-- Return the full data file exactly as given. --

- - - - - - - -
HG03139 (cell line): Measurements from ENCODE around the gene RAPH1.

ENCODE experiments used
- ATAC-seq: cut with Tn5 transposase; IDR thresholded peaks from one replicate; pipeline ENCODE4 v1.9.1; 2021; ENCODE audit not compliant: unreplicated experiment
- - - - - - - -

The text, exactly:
HG03139 (cell line): Measurements from ENCODE around the gene RAPH1.

ENCODE experiments used
- ATAC-seq: cut with Tn5 transposase; IDR thresholded peaks from one replicate; pipeline ENCODE4 v1.9.1; 2021; ENCODE audit not compliant: unreplicated experiment